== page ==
Yellow Trumpets Nightshades - Deadly & Otherwise
The Nightshades (family Solanaceae) are a vast and variable family that practically defies cataloging because new varieties appear constantly (with or without human intervention). Nightshades are toxic in whole or in part, but the nontoxic parts of many have become critical to world food supply and the cuisines of all nations.

The Brugmansia flowers in the photo (angel trumpet) are typically nightshade - all have five points, though some may be cup shaped (deadly nightshade), trumpet shaped (datura) or nearly tubular (Peruvian tree tobacco). Yellows, whites and purples are the predominant colors.





General & History

Medieval and Renaissance Europe knew mainly the toxic Black Nightshade (Atropis belladonna) and it's near relatives, but later Eggplants were brought from the East. With the discovery of the New World came a flood of nightshade varieties, some edible, some toxic, some used for their berries (tomatoes, chilis), a few used for their roots (potatoes), and some used for their toxic leaves (tobacco).

Carried worldwide by European traders in the 1500s the three main New World food varieties, potatoes, tomatoes and chilis (including mild bell peppers) are so thoroughly incorporated into all the major cuisines it's difficult to imagine what they might have been like before 1500.


Nightshades are now so important to all our cuisines (with the possible exception the Inuit and a few other isolated groups), each major group has its own sections, and a separate section for the minor ones as well.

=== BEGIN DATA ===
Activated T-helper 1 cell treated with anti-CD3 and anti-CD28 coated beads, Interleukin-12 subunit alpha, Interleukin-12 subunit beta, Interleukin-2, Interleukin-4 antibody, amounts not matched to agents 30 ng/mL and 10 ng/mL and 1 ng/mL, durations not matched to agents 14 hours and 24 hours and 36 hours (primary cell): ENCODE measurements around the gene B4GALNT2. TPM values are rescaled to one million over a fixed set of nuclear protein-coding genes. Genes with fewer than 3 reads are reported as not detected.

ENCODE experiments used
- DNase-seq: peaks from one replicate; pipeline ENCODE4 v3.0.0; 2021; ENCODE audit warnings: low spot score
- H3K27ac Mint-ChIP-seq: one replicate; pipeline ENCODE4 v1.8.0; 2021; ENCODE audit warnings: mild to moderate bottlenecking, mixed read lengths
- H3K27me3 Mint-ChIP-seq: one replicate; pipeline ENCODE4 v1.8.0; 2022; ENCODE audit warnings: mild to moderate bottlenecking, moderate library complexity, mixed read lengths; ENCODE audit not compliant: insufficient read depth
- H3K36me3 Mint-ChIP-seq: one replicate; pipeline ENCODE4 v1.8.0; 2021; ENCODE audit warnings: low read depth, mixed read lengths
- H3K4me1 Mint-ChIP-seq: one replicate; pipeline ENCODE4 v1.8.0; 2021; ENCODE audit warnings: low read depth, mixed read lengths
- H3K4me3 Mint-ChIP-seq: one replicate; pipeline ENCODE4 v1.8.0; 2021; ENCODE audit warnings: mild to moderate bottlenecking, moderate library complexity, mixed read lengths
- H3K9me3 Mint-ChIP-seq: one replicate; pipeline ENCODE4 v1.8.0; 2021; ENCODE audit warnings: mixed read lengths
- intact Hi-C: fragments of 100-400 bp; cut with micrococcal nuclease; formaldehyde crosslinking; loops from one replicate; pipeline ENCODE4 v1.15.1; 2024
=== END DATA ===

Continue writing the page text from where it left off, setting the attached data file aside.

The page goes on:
Tomatoes   -   [Solanum lycopersicum]

Native from Mexico to Peru, the versatile tomato has become one of the most important of fruits used as a vegetable. Used raw in salads, as the primary ingredient of many sauces and condiments, and as a major flavoring ingredient in soups and stews.

Potatoes   -   [Solanum tuberosum]
Potato Mix

Native to Peru, the potato is well adapted to growing at high altitudes and in harsh environments. The versatile tubers of this plant have become a welcome source of nutrition worldwide, though dependence on single varieties has occasionally been disastrous, most notably in Ireland.

Chilis and sweet peppers   -   [Solanum capsicum]

Native to Central and South America, chilis were quickly carried all over the world by Portuguese and Spanish merchants during the early 1500s. They have been enthusiastically adopted into the cuisines of nearly every tribe and country, particularly in the tropics. They provide both spicing and a degree of protection from spoiling.

Eggplants   -   [Solanum melongena]

Native to Asia, this vegetable entered European cuisines rather slowly due to its obvious resemblance to the deadly black nightshade and its berries. It is named for varieties that are white and about the size and shape of goose eggs.

Physalis   -   Tomatillos and others   -   [Physalis]

A worldwide family sometimes called "husk tomatoes". The most used is the Tomatillo, essential to many Mexican green sauces. Others are eaten in their native regions.

Other Nightshades   -   [Solanaceae]
Petunia Flowers